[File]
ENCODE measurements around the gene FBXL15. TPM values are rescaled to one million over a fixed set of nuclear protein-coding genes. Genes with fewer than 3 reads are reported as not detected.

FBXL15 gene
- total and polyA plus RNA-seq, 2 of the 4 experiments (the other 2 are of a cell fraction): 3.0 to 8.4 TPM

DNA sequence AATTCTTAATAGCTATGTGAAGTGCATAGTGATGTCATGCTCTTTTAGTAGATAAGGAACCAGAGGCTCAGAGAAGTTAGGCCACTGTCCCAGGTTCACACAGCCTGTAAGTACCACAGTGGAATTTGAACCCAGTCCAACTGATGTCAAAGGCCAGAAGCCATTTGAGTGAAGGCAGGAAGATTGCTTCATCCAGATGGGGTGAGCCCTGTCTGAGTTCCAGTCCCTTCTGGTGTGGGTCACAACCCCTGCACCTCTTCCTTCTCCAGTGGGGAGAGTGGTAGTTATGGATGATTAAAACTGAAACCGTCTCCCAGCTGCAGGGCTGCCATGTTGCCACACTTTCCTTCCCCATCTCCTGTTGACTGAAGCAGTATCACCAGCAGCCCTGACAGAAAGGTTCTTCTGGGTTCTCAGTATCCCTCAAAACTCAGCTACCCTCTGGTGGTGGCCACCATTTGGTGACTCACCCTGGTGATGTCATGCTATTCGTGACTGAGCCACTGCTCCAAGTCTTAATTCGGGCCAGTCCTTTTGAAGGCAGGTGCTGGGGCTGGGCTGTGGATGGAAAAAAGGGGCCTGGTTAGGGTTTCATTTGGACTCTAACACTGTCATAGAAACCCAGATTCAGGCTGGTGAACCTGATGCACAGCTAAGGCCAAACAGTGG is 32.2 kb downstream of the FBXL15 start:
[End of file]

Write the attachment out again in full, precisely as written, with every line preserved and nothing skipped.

ENCODE measurements around the gene FBXL15. TPM values are rescaled to one million over a fixed set of nuclear protein-coding genes. Genes with fewer than 3 reads are reported as not detected.

FBXL15 gene
- total and polyA plus RNA-seq, 2 of the 4 experiments (the other 2 are of a cell fraction): 3.0 to 8.4 TPM

DNA sequence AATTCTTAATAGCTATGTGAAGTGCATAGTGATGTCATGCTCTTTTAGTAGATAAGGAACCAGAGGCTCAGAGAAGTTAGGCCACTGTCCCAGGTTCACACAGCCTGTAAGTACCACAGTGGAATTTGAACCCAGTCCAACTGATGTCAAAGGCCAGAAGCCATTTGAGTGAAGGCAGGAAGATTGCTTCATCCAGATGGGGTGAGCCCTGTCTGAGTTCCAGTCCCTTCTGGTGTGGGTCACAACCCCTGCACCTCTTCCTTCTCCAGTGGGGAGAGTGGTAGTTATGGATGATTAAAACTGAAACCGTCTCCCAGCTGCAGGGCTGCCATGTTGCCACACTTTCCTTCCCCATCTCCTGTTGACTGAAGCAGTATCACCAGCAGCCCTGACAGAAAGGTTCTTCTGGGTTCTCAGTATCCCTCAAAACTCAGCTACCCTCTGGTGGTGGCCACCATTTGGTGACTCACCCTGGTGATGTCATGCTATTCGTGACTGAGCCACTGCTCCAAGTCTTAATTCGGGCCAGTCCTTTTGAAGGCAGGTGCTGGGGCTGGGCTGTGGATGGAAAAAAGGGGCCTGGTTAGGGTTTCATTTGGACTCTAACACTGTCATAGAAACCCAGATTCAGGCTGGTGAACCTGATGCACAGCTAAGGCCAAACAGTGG is 32.2 kb downstream of the FBXL15 start: